Another type identified by Cheek and Grimes is what they call the “introspective introverts”. This focal point of this type of introvert is more internal. Unlike social introverts, introspective introverts have no problem socializing.

This main characteristic of this type of introvert is that they’re people with a vast inner world. They’re capable of getting lost in fantasy worlds, and their imagination enables them to be very creative.

Professor Cheek stated that these introverts are “capable of getting lost in an internal fantasy world; not in a neurotic way, but rather in an imaginative and creative way”.

One example Cheek gives is Luna Lovegood, the Harry Potter wizard. Her inner madness, which makes her both mysterious and deranged, perfectly defines an introspective introvert.

Luna Lovegood.

3. Reserved introverts

The third type of introvert that Jonathan Cheek has proposed is defined more by their actions than their thinking. The “reserved introverts” think about doing things at a slower pace than other people. Also, they carry out those actions in a more conscious and considered way.

Reserved introverts prefer to think before speaking or acting, and may take longer to get started. Professor Cheek says, “I’ve never thought about introversion in this way before, and so I’m interested to see what future research tells us about reserved introversion and how it correlates with the other types”.

They take their time before they do anything, plan everything they’ll do during the day, and like to have situations under control. Unlike anxious introverts (see the following category), they don’t necessarily have to feel insecure in any way. They’re simply people who analyze the world carefully and don’t act impulsively.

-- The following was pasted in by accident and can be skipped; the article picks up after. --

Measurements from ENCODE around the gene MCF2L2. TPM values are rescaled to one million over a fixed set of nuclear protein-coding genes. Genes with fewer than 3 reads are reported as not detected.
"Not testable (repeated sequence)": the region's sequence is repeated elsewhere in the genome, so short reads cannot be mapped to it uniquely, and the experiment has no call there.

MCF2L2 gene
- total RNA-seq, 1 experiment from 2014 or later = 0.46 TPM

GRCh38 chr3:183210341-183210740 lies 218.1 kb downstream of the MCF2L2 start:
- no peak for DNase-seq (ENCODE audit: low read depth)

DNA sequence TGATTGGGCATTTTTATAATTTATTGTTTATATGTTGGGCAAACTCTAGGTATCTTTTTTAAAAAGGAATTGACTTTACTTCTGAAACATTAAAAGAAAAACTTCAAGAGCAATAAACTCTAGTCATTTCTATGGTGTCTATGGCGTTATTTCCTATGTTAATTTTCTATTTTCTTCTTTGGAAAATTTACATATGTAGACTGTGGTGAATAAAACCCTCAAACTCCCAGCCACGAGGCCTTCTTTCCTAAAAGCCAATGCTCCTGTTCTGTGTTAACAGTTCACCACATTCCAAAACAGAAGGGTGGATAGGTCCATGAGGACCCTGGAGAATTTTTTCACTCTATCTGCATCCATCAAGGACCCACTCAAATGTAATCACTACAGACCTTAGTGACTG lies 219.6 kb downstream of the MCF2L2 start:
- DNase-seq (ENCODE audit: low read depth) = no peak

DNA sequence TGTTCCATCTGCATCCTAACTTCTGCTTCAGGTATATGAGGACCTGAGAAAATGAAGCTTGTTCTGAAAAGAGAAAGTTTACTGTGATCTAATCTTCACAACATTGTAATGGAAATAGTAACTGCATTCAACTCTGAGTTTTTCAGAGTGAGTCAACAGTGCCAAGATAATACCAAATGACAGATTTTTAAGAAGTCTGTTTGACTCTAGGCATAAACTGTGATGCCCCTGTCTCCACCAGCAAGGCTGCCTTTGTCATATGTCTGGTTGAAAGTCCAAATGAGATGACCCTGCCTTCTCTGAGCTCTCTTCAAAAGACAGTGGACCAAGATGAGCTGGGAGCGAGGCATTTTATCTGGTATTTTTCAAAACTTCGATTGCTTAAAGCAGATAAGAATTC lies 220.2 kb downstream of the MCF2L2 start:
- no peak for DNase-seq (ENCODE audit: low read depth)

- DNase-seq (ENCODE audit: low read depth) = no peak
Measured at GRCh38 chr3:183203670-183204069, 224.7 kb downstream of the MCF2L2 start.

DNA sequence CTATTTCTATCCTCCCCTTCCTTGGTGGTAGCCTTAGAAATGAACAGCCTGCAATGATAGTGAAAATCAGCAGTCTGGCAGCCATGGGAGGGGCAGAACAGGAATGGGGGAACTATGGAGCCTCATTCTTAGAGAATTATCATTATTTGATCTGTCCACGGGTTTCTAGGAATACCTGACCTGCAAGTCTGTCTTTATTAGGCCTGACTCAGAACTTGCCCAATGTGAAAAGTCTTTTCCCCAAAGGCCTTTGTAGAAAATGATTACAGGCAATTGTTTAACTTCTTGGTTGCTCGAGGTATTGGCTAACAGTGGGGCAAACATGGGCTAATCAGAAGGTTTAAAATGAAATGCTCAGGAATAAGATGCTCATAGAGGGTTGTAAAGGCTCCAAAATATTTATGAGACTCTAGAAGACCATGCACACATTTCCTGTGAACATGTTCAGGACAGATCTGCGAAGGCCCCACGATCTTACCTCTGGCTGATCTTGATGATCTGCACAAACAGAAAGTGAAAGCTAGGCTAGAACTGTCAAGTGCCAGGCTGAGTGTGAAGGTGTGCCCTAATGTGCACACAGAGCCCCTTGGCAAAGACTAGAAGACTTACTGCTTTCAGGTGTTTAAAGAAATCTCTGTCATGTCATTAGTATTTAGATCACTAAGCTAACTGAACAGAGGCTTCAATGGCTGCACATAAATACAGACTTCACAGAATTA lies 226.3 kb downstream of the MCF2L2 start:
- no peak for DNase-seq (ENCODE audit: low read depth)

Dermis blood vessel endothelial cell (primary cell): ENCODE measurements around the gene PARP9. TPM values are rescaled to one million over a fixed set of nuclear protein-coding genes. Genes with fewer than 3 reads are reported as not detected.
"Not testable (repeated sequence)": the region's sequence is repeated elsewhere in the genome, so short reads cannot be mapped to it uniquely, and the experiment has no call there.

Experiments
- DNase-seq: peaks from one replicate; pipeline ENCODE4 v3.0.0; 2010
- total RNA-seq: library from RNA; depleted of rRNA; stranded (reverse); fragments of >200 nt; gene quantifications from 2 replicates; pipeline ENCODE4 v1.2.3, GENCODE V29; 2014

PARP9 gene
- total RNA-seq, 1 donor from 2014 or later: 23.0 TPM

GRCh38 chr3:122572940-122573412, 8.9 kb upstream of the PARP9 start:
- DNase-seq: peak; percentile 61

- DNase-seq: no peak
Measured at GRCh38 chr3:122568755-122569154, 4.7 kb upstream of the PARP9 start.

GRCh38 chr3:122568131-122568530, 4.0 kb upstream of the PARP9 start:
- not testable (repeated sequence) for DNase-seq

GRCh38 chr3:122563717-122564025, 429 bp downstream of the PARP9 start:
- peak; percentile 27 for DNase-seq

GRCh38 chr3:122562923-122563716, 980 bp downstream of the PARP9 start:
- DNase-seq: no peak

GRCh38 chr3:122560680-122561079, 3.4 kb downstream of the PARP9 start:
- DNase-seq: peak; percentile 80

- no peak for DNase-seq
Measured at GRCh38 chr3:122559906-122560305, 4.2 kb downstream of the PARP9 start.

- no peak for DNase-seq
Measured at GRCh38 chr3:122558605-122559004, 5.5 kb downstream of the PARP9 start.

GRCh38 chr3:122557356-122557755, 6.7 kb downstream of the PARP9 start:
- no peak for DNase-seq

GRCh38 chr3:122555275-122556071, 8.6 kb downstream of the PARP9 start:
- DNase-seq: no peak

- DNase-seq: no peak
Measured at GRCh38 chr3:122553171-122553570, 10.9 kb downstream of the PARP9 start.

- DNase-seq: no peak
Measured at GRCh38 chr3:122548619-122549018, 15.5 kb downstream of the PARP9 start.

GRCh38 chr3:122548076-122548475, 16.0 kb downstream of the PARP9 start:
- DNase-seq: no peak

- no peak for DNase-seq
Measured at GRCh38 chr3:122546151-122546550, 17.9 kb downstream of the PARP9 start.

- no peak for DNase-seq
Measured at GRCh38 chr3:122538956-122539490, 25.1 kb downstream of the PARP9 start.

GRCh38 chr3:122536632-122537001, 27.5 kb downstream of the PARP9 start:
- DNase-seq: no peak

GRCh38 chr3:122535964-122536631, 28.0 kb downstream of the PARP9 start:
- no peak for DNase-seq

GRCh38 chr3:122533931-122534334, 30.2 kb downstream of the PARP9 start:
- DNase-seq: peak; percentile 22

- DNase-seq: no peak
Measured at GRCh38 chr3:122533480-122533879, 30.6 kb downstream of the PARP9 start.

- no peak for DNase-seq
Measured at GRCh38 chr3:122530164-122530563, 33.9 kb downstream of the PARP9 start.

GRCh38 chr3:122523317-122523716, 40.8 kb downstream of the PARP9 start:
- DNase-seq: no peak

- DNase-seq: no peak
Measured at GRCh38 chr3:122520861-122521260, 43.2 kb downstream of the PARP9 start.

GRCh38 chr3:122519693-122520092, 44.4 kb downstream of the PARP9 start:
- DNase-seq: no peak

4. Anxious introverts or social anxiety?

Professor Cheek points to another type of introvert, the anxious introvert. They may make statements such as: “I feel self-conscious when I’m around strangers”, or “Even when I’m in a group of friends, I feel very lonely and restless”.

With people like this, it’s sometimes hard to distinguish between those who are introverted and those who suffer from social anxiety.

Reflections on introversion

Introverts are people who enjoy solitude and usually have an active inner life. They take a more deliberate approach to personal growth and feel exhausted by over-stimulating environments.

Depending on the person, the typical characteristics vary in their prominence, but, in general, they all have quite similar personalities.

The surprising thing about the different varieties or components of introversion is how enriching they can all be. Extroverts have always tended to benefit from the assumption that their way of living life was the most psychologically healthy way.

However, researchers such as Cain and Dembling have shown us with their research just how varied and adaptive introverted behavior can be.

This text is provided for informational purposes only and does not replace consultation with a professional. If in doubt, consult your specialist.